And that’s where Republic Commando Remastered struggles the most. In 2005, the illusion that you were regularly making impactful decisions was only broken after playing the game several times and noticing that you were largely making similar decisions to your first run through the game. In 2021, with 16 more years of game design iteration to compare to, it’s a lot more obvious. It’s not like you can assign your fellow commandos to snipe from anywhere for instance, you can only tell them to snipe from predetermined locations and there’s typically no more than one or two spots per area. If you enter an area and there’s a computer to hack in order to proceed and one place to provide cover with sniper fire, the level design is automatically funneling you into solving the immediate problem by splicing into the computer and placing a sniper for overwatch support. Sure you could just choose to not place the sniper where the game has designated the ideal spot, but that doesn’t really impact the battle other than making it a bit longer because no one is taking out the far-off targets since everyone in the squad is waiting for enemies to close in. That’s not you making a strategy to the best of your tactical abilities, that’s the level design telling you what to do–and there’s no satisfaction in following someone else’s plan in a game all about tactics.

And so for several moments throughout the game (especially the start), it can feel like you’re just going through the motions of assigning squadmates to the two or three necessary positions that need filling. It’s a problem that becomes less prominent further into the game when you start being put into larger spaces with four or more possible commands and thus giving you the opportunity to actually decide what you want to do, but your lack of agency as a commander never really goes away.

Even though tactical command options are fairly limited, the absence of them is still noticeable, and the rare moments when your tactical abilities are stripped from you are still incredibly effective at instilling a sense of vulnerability. After you build rapport with the other members of Delta Squad, you’re occasionally thrown into situations where you must fight solo. With no teammates chirping in your ear, it’s incredibly lonely and that feeling is reinforced through the gameplay in the lack of squadmates to assist you in battle–you can’t assign Sev to cover you or task Fixer to slowly hack a computer while you and Scorch hold off an oncoming threat, you have to do everything on your own. It’s definitely not as stressful as playing a survival horror game, but the sensation is similar; it sells the urgency of the situation where you need to reconvene with your squad as soon as you can. Even if your ability to direct your team is somewhat limited most of the time, your role as the commander builds a strong sense of camaraderie and it’s noticeable when it’s gone.

Changes In The Remaster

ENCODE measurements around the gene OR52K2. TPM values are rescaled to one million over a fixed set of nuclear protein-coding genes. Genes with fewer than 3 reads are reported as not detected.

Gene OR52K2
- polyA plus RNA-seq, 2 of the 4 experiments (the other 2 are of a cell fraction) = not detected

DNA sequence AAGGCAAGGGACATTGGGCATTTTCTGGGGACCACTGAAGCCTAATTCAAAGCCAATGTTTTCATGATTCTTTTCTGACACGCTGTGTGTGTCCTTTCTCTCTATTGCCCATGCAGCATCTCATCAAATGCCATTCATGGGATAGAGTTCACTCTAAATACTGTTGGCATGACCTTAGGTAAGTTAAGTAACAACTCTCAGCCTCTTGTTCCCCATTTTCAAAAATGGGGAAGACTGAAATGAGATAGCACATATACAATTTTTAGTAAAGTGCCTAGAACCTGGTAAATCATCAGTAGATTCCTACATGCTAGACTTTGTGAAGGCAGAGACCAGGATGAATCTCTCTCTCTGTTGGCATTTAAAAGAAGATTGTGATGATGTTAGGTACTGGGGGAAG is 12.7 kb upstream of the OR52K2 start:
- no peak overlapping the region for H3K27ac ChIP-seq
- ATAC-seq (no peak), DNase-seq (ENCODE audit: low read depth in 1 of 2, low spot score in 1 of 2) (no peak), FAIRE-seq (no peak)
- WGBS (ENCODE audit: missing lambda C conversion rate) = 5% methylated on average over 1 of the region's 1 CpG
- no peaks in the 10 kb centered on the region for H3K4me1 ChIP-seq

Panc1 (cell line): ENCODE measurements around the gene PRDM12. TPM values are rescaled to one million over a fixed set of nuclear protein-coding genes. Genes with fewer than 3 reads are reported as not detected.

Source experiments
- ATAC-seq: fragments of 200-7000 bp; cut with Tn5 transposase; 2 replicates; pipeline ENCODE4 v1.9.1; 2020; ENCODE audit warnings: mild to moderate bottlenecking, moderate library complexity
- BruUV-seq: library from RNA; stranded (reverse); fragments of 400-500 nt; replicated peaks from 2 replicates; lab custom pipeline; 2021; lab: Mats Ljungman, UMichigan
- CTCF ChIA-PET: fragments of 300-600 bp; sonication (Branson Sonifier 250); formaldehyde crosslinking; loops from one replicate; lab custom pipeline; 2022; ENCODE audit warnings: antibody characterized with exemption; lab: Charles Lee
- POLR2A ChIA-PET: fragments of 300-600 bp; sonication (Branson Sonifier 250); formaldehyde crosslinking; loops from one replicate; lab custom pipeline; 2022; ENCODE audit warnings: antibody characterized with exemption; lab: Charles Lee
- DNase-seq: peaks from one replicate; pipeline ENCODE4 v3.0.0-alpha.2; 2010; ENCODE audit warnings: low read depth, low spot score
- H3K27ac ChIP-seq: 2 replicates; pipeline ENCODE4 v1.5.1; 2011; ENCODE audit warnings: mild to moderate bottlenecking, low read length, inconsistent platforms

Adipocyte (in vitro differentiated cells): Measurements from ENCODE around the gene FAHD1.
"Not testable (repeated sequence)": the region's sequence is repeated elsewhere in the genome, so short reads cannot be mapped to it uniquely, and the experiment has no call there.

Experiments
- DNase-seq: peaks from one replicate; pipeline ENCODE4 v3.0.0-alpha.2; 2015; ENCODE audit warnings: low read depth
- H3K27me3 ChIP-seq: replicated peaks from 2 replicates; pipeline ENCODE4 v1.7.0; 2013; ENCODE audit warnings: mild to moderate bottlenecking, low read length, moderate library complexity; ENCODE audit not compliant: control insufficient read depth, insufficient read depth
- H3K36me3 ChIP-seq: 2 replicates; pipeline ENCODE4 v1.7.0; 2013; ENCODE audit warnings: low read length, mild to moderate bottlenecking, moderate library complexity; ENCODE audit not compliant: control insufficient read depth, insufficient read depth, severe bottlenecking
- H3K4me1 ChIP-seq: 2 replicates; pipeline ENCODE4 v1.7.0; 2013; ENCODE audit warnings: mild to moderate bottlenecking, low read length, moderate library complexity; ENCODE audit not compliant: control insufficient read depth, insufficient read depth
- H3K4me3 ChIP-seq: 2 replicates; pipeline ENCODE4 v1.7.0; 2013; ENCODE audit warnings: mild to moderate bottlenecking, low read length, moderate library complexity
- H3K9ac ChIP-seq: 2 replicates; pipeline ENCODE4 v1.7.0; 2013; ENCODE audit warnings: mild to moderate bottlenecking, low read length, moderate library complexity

The lack of multiplayer is the remaster’s most noticeable change, though admittedly, multiplayer was never Republic Commando’s strong suit. The multiplayer included two variations of deathmatch and two variations of capture the flag on eight different maps that were inspired by levels from the campaign–it was your standard mid-2000s multiplayer shooter affair (meaning it was not Halo 2), and it lacked the squad-based banter that makes the single-player campaign as enjoyable as it is.

I also don’t miss the game’s old control scheme, which was somewhat annoying on the original Xbox. On Switch and PS4, the game takes advantage of the Joy-Con and DualShock 4’s bumpers, two extra buttons that the original Xbox controller didn’t have, in order to make switching grenades and visor modes easier.

For this review, I played Republic Commando Remastered on Switch. Playing it docked and with a gamepad controller is my preference considering it’s easier to see far off targets on a larger screen, but the game holds up in handheld mode with the Joy-Con controllers too. Having not tested the remaster on PS4 (or PS5 via backwards compatibility), I can’t comment on that version, but the Switch did hitch on occasion–basically every time the game loaded into a new area, registered a manual save, or tried to manage numerous enemies and/or explosions on the screen. It never put me in a more difficult situation, but it is noticeable and thus a bit annoying. My game also outright crashed once, but the generous auto save feature meant I only lost a few seconds of progress.

On Switch, aiming can take some getting used to, but Republic Commando is quite loose on demands for precision so the Joy-Con controllers can effectively line up a shot–you don’t have to be exact, you just have to ensure your gun is aiming in the right direction. It’s thankfully generous in what counts as a hit, so it’s never frustrating that you can’t achieve the same level of precision as a mouse and keyboard.

Same Game, New Paint Job

In the end, Republic Commando Remastered doesn’t do anything to drastically change the experience of playing the original game. And to that end, its shortcomings have only become more apparent with time–tactical shooters have evolved to offer more satisfying experiences with choice and consequence–so you likely won’t find much replayability here.

But it’s still entertaining all things considered. If you loved its campaign back then, you’ll see that it has aged well in some respects. And if you haven’t played Republic Commando before, the remaster’s upgraded graphics and modernized control scheme allow you to enjoy a game that’s 16 years old.

Plus, Vode An, Republic Commando’s main theme, is still the most epic piece of original composition made for a Star Wars video game, and that alone deserves to be experienced.